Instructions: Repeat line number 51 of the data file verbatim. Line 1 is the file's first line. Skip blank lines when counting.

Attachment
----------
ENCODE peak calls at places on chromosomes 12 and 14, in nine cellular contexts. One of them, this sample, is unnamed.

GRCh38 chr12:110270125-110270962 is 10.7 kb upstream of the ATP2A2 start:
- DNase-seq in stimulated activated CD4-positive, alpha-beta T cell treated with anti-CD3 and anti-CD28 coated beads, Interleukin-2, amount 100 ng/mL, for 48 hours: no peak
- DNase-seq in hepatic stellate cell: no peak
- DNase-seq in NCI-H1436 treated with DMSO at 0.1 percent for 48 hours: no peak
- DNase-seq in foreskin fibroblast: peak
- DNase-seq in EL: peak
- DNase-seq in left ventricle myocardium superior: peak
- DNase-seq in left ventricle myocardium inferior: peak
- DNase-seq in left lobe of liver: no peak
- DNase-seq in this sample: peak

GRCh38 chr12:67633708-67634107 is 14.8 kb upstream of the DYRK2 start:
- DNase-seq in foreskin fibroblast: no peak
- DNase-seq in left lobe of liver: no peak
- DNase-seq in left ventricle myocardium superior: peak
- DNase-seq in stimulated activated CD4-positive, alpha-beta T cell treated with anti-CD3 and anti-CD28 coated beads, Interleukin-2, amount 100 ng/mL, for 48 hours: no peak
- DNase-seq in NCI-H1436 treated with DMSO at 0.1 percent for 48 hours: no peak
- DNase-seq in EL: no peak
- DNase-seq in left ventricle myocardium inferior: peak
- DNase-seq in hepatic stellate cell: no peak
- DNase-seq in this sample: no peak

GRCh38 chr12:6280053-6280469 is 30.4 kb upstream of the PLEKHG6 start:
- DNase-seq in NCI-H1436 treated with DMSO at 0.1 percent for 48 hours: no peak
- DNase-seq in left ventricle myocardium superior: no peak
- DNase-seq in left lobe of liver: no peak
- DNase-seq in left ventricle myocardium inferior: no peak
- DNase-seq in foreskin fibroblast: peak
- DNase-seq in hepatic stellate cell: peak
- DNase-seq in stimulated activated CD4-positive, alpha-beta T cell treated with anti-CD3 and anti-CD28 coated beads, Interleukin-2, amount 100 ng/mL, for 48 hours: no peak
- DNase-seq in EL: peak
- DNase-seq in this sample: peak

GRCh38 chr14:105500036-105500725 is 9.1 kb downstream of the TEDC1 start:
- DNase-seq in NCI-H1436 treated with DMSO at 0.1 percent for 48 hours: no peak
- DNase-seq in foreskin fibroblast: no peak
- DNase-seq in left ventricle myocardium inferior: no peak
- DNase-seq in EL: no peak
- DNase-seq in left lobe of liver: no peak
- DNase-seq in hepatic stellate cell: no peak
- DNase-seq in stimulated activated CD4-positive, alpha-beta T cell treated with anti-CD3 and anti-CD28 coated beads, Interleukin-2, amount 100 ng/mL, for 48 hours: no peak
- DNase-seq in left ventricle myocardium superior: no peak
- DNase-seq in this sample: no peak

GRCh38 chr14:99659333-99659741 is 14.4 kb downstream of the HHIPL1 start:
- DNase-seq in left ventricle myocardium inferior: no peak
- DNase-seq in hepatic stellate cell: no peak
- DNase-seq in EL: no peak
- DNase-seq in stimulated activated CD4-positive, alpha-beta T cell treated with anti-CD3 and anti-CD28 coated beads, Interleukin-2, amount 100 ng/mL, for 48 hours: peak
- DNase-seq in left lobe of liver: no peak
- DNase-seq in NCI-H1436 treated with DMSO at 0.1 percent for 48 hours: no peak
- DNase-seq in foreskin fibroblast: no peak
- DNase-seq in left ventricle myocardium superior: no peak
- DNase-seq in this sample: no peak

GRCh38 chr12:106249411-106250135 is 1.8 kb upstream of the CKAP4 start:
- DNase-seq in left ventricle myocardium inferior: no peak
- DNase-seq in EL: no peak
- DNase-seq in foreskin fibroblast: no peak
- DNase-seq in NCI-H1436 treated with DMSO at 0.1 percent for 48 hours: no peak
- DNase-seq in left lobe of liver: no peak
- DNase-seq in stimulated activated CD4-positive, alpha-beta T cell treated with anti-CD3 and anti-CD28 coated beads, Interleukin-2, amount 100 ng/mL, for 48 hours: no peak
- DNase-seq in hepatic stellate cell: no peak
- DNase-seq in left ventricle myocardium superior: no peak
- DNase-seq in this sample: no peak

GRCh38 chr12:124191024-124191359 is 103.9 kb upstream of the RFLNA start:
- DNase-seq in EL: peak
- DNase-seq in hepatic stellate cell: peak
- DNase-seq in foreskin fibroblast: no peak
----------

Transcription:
- DNase-seq in this sample: no peak